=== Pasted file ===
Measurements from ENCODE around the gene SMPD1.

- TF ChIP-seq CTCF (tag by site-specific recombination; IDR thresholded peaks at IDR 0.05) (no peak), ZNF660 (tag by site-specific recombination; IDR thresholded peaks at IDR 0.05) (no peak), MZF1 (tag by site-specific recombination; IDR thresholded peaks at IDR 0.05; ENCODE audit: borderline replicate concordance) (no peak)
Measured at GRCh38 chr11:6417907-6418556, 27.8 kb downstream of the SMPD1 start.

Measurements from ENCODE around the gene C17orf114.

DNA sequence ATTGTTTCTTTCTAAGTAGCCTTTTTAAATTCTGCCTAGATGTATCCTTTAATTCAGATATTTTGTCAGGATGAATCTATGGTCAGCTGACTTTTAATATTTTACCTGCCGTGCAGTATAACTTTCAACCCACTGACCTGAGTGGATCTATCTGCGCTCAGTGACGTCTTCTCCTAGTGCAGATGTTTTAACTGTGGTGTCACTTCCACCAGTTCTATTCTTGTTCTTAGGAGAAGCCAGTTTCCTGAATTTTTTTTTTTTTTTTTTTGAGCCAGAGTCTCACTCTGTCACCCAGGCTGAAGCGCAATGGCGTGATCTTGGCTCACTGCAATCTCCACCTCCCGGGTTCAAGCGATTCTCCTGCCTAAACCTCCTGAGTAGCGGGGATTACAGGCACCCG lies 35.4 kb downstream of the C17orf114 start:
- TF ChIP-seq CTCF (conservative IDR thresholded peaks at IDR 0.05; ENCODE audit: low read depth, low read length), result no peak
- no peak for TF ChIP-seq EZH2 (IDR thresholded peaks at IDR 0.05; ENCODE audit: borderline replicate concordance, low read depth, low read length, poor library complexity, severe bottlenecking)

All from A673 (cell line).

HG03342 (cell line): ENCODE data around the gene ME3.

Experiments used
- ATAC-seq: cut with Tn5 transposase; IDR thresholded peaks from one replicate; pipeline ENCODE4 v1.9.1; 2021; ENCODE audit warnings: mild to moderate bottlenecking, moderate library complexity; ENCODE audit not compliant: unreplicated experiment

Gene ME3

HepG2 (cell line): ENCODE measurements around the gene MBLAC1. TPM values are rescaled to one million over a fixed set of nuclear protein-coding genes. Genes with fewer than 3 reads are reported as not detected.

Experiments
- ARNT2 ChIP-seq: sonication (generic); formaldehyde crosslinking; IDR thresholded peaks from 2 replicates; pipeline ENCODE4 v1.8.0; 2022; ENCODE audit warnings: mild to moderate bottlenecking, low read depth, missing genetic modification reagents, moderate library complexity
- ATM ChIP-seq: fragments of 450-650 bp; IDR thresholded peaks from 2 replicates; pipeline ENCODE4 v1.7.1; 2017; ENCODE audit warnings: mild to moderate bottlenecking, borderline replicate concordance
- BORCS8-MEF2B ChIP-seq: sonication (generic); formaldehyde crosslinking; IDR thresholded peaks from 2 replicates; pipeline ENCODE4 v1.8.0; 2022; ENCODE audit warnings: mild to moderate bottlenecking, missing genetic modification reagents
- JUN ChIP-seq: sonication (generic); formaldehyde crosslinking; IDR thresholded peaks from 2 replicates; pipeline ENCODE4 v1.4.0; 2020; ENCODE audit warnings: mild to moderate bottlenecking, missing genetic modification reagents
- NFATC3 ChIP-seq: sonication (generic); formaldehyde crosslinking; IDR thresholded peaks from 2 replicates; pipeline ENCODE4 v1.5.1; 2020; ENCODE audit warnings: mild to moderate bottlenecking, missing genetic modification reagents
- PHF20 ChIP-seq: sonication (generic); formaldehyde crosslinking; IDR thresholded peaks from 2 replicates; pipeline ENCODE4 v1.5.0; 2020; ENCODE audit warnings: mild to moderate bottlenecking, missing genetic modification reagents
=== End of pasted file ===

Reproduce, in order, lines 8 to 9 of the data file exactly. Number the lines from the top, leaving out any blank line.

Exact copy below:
All from A673 (cell line).

HG03342 (cell line): ENCODE data around the gene ME3.